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N Engl J Med. 1983 Feb 17;308(7):353-7.

Clinical apnea and brain-stem neural function in preterm infants.


We assessed the relation between clinical apnea and brain-stem neuronal function in 58 preterm babies. The brain-stem conduction time of the auditory evoked response (Wave V-I interval) was longer in babies with apnea than in those without it at a similar postconceptional age (at 32 to 33 weeks: mean, 6.16 vs. 5.35 msec, P less than 0.001; at 34 to 35 weeks: mean, 5.98 vs. 5.33 msec, P less than 0.002). The number of apneas per day decreased over a period that was similar to the period during which brainstem conduction time decreased. In general, apneas ceased when the conduction time decreased to the levels observed in babies of a similar age who did not have apnea. Short brain-stem conduction times were observed in some infants who had prenatal stress, such as intrauterine growth retardation or maternal hypertension. These results suggest that the occurrence of apnea in preterm infants is correlated with neural function in the brain stem.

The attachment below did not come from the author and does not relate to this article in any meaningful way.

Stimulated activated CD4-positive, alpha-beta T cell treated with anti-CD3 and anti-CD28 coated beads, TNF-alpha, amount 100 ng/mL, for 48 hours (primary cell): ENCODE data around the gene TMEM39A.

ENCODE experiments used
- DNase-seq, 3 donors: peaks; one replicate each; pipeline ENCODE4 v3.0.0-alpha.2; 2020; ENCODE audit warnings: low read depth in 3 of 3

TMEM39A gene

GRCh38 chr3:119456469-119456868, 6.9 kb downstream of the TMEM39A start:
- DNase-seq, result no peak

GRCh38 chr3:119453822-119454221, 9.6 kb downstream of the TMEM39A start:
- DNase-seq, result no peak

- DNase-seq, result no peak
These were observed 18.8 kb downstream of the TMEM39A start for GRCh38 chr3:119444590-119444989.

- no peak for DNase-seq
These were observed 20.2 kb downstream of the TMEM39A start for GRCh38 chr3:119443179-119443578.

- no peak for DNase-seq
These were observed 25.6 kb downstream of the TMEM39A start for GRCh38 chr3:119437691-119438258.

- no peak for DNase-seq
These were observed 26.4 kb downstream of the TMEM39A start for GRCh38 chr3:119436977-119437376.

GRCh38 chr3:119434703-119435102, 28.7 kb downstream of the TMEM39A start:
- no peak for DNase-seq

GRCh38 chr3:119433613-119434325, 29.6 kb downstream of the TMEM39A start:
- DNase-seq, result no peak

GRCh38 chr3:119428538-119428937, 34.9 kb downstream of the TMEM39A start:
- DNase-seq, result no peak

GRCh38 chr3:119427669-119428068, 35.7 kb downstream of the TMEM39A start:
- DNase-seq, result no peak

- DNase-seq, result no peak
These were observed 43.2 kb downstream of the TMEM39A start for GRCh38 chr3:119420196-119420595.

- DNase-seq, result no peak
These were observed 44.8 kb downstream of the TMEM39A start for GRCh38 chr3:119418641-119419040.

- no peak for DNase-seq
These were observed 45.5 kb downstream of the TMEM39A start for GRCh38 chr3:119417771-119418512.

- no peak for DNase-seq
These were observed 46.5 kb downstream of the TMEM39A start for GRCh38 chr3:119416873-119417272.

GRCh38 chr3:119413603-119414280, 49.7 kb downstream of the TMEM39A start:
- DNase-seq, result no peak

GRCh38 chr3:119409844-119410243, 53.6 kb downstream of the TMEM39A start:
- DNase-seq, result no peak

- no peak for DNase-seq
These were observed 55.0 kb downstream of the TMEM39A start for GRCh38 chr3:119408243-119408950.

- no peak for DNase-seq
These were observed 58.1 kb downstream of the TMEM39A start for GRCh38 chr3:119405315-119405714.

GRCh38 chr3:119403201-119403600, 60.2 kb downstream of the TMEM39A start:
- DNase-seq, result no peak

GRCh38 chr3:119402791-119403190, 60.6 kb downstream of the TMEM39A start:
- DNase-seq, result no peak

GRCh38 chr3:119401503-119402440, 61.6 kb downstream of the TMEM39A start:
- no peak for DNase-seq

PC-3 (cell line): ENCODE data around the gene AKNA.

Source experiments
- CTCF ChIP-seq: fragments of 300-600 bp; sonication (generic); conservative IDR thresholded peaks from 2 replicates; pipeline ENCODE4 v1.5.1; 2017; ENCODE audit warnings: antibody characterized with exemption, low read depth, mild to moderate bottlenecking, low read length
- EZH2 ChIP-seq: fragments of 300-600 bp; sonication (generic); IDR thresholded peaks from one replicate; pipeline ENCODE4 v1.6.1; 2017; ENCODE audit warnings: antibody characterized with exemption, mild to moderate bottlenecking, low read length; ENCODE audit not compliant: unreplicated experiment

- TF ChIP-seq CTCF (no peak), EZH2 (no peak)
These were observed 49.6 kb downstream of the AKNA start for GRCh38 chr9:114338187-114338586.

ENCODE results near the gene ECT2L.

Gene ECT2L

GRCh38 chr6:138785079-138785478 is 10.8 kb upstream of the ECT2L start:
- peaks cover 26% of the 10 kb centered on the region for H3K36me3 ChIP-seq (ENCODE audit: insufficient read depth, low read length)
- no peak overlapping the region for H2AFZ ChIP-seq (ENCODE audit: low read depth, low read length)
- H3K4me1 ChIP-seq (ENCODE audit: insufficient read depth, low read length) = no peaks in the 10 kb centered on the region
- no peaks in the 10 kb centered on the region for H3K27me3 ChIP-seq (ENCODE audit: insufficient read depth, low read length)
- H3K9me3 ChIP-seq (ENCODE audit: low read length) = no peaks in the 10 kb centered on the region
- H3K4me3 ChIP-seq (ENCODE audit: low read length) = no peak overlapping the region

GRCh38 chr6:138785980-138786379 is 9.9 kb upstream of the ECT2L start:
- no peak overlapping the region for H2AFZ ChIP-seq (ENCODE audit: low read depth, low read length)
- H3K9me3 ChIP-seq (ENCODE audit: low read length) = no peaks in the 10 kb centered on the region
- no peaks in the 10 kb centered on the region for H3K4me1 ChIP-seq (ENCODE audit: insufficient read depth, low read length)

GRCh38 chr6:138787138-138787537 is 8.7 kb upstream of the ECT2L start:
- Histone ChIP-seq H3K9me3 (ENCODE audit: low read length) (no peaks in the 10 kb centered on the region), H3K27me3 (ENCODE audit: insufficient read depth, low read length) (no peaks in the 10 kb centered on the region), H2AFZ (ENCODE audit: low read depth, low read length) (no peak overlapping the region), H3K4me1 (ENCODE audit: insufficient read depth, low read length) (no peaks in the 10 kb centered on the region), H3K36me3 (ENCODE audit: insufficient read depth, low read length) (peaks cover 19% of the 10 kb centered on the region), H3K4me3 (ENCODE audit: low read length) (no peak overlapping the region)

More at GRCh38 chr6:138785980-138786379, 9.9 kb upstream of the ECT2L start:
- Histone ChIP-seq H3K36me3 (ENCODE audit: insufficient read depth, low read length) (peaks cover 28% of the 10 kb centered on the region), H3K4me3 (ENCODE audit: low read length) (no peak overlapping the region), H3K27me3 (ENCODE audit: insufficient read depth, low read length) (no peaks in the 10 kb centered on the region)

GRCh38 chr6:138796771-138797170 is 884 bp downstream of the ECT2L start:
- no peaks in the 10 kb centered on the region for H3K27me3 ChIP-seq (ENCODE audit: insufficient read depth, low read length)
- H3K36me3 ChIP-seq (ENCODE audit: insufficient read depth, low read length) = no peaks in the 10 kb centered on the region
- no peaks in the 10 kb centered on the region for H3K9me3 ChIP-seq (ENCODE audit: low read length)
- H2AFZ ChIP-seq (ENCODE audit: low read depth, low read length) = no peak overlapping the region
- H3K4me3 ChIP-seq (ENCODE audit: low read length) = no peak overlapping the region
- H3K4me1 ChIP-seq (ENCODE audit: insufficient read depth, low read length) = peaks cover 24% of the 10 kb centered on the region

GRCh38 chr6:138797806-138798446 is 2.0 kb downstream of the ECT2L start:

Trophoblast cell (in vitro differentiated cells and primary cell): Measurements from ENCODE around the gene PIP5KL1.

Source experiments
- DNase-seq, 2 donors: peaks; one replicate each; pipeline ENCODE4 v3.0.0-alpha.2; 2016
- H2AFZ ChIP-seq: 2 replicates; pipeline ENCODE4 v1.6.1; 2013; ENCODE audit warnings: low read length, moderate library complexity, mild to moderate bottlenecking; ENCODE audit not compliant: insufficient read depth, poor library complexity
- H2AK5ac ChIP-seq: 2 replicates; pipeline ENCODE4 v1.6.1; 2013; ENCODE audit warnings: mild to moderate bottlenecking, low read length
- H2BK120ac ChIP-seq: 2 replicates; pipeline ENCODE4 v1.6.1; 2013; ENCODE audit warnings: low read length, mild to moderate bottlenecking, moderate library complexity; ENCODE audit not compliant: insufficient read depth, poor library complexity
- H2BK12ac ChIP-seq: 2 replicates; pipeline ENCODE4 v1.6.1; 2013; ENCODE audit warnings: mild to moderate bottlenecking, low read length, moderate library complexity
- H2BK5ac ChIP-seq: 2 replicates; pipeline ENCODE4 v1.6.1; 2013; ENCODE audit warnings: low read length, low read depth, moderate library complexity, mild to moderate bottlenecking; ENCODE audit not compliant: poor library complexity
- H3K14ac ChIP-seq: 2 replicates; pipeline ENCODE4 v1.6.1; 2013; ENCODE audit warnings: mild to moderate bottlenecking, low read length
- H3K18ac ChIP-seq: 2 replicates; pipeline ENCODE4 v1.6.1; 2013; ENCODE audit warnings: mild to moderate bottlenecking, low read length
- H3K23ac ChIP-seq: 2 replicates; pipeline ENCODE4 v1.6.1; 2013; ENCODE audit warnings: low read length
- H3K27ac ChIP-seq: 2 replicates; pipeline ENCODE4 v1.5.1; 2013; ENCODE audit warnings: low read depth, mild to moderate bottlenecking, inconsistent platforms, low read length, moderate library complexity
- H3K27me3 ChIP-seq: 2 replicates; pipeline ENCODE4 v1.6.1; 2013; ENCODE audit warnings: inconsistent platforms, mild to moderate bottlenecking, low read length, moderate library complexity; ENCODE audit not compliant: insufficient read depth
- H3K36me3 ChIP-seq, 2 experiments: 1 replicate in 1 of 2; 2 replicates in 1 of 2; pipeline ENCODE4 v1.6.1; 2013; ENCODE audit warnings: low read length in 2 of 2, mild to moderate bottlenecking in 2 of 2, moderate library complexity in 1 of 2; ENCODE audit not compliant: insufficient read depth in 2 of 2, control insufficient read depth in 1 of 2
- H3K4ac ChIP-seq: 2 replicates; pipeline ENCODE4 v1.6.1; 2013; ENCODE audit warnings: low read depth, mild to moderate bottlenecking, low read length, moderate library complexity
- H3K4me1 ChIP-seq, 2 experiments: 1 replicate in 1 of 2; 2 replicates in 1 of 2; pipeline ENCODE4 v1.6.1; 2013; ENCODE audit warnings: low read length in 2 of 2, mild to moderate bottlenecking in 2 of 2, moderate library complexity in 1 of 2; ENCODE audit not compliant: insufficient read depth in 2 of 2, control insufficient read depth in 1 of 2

[Indexed for MEDLINE]

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